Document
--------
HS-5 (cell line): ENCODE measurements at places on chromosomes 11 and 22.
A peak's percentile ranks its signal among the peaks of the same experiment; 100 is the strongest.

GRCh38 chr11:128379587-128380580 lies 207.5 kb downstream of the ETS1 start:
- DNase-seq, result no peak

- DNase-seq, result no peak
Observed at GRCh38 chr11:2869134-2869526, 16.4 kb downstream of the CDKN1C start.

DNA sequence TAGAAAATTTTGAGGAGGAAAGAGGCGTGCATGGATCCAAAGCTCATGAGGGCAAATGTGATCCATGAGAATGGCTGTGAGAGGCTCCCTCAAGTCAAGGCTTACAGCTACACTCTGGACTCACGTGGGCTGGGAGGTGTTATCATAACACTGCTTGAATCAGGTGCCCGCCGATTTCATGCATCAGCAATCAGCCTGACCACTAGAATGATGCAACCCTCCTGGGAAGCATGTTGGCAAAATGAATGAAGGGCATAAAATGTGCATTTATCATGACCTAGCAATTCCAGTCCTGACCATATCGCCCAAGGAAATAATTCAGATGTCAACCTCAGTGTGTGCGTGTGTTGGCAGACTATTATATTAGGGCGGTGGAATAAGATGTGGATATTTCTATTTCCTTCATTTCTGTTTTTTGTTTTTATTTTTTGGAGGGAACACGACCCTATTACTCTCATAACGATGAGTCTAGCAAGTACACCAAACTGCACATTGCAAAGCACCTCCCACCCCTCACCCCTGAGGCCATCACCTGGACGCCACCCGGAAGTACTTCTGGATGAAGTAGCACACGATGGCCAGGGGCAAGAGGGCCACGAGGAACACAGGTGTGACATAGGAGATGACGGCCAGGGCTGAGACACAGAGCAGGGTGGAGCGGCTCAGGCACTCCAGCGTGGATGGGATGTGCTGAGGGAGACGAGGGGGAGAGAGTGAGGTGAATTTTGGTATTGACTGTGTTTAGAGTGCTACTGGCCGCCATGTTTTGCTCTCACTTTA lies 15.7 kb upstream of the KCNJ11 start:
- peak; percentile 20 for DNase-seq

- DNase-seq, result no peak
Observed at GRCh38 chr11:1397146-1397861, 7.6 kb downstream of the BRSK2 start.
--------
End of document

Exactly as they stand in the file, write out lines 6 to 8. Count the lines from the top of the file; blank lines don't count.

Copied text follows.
Observed at GRCh38 chr11:2869134-2869526, 16.4 kb downstream of the CDKN1C start.

DNA sequence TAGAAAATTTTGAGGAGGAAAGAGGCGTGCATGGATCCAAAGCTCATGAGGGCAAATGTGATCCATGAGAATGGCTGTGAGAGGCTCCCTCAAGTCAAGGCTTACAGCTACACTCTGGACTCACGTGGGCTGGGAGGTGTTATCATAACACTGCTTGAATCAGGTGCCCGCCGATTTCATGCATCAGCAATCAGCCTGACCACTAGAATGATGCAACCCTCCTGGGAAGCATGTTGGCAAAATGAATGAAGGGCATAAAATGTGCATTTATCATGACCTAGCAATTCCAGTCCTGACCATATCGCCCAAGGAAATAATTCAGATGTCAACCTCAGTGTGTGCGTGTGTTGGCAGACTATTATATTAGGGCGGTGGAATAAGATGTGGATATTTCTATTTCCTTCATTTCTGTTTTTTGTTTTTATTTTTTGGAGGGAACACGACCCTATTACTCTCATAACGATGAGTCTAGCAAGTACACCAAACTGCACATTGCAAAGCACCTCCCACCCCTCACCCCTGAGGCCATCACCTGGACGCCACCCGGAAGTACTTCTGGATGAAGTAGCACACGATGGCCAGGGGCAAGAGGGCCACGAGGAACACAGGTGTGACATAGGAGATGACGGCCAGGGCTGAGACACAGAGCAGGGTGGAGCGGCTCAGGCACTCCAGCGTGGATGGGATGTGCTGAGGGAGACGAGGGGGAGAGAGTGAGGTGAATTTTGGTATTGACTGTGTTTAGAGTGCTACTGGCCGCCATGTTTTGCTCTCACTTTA lies 15.7 kb upstream of the KCNJ11 start:
- peak; percentile 20 for DNase-seq